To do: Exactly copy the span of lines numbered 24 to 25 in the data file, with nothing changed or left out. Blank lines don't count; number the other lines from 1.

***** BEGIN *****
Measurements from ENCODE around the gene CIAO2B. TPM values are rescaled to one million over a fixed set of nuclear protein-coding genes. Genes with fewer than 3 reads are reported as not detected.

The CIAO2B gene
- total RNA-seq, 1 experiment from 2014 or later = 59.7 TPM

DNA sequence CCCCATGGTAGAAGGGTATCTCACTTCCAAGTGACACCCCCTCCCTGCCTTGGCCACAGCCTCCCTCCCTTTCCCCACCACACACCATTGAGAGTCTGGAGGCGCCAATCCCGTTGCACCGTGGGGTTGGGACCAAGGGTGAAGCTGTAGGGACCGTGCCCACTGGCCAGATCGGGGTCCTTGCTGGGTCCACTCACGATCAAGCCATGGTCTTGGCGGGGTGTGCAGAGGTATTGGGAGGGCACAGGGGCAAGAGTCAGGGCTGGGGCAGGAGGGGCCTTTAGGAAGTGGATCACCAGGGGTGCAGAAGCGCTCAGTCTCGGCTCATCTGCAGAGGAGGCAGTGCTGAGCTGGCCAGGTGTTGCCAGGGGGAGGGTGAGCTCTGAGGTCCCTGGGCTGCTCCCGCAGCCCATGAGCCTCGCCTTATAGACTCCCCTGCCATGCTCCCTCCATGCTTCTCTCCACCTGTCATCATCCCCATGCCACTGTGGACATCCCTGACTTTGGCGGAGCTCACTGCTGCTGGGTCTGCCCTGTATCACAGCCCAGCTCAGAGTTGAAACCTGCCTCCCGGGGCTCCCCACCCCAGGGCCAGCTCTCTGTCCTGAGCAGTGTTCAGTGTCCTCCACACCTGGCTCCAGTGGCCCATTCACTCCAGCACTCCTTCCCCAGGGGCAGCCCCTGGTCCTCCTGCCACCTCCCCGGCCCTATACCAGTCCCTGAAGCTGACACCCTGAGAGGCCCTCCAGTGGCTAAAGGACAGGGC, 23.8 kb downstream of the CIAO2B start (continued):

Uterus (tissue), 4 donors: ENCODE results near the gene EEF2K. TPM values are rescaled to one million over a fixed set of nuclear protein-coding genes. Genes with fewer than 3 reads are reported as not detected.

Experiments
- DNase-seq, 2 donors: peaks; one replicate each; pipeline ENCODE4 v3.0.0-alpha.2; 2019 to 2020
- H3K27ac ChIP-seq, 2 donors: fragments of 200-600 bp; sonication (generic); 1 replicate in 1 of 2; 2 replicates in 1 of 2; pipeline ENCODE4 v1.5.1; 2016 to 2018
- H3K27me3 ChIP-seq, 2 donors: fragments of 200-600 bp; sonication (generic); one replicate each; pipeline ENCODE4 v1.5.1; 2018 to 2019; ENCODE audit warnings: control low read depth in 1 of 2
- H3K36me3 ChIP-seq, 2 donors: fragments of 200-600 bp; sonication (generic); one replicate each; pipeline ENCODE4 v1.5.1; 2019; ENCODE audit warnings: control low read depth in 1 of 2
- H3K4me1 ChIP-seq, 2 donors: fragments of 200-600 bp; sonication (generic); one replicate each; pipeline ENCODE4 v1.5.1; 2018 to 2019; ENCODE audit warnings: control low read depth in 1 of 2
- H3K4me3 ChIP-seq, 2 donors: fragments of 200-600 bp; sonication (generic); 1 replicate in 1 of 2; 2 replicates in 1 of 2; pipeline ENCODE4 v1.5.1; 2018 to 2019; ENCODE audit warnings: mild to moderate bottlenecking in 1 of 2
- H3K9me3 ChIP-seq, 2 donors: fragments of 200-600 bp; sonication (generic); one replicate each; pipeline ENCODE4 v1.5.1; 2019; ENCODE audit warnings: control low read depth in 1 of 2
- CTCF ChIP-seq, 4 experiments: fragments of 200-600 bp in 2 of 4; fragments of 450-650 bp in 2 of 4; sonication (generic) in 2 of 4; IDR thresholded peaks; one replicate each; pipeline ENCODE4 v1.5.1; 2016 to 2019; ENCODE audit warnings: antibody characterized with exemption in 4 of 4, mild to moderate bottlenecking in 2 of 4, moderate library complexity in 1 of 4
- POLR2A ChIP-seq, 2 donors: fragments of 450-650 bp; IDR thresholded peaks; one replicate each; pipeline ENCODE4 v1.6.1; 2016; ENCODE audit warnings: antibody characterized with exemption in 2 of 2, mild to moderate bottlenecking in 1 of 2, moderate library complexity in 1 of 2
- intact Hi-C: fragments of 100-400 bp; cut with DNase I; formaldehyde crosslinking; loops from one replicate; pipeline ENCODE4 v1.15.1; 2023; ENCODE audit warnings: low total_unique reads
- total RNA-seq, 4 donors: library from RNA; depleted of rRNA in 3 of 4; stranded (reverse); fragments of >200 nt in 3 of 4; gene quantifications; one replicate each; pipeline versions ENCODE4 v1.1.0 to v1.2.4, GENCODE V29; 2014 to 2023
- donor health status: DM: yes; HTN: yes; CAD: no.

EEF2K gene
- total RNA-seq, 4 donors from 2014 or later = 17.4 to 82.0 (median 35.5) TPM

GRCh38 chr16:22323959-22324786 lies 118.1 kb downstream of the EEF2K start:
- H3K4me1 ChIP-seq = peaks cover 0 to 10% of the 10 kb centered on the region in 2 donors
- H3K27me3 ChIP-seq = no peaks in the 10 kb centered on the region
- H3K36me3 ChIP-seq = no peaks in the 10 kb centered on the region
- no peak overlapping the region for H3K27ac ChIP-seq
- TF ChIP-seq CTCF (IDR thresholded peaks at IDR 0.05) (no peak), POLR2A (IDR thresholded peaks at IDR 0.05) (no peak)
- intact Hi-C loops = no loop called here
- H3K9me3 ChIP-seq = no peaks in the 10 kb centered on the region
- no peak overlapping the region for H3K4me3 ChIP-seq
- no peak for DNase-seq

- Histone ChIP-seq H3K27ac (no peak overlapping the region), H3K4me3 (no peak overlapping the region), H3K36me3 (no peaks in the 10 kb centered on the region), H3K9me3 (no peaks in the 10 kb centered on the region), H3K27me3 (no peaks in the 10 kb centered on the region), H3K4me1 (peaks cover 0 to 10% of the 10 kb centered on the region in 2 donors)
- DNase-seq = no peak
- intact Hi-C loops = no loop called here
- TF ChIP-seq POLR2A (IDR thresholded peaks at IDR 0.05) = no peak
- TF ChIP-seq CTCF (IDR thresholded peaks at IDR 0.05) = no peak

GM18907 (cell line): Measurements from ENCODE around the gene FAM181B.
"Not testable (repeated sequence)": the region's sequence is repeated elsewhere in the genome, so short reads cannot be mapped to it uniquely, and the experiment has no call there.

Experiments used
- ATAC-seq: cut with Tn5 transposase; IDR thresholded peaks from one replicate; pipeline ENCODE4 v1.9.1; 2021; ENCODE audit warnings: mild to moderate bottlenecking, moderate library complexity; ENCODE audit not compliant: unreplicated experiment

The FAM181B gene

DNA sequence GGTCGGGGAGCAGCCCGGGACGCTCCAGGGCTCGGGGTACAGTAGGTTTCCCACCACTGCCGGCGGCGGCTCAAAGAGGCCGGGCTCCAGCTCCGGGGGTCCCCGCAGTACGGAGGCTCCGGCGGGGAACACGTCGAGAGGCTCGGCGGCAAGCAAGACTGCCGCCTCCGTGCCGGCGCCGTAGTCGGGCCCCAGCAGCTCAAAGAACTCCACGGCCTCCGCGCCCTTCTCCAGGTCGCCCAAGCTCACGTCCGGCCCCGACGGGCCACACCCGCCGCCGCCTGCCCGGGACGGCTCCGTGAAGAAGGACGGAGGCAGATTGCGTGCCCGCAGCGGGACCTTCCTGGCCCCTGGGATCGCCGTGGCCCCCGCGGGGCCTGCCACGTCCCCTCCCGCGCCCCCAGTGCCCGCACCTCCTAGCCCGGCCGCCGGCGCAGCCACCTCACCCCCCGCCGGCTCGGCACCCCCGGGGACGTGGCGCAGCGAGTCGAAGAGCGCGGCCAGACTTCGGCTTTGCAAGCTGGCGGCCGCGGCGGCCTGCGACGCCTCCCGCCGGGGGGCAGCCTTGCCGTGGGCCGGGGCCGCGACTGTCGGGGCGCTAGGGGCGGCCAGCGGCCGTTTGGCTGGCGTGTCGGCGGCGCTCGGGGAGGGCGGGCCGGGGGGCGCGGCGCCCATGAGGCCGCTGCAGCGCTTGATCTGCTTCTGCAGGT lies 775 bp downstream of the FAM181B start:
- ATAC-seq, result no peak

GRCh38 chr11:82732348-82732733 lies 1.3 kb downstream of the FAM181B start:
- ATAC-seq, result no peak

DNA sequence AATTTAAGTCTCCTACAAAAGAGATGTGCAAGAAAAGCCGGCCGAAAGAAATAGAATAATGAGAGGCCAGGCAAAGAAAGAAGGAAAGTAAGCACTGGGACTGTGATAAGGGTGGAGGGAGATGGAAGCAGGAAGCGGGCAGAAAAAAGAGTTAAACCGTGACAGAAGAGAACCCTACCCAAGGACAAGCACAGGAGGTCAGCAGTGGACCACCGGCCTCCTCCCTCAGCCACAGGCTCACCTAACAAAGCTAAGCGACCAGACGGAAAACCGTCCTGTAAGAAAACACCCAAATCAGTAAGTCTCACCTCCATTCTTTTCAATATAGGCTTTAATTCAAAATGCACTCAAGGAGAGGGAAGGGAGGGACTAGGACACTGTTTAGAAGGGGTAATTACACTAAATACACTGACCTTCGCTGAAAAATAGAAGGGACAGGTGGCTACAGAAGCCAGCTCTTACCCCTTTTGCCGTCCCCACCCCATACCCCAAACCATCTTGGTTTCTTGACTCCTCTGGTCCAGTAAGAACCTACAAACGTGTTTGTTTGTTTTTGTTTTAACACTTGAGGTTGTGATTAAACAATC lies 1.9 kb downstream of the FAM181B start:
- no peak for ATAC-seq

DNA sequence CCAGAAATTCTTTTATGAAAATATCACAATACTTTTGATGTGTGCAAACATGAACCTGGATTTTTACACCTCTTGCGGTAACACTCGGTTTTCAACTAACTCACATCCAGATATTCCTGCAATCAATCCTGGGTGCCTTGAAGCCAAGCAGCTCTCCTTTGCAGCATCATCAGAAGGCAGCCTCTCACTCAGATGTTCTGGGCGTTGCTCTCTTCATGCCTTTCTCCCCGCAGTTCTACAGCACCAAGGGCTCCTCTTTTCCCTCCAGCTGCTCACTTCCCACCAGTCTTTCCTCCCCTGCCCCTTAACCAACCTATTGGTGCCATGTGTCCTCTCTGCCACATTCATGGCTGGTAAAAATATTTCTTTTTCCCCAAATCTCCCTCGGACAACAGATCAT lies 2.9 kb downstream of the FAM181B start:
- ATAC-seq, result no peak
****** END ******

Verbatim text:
- H3K36me3 ChIP-seq = no peaks in the 10 kb centered on the region
- no peak overlapping the region for H3K27ac ChIP-seq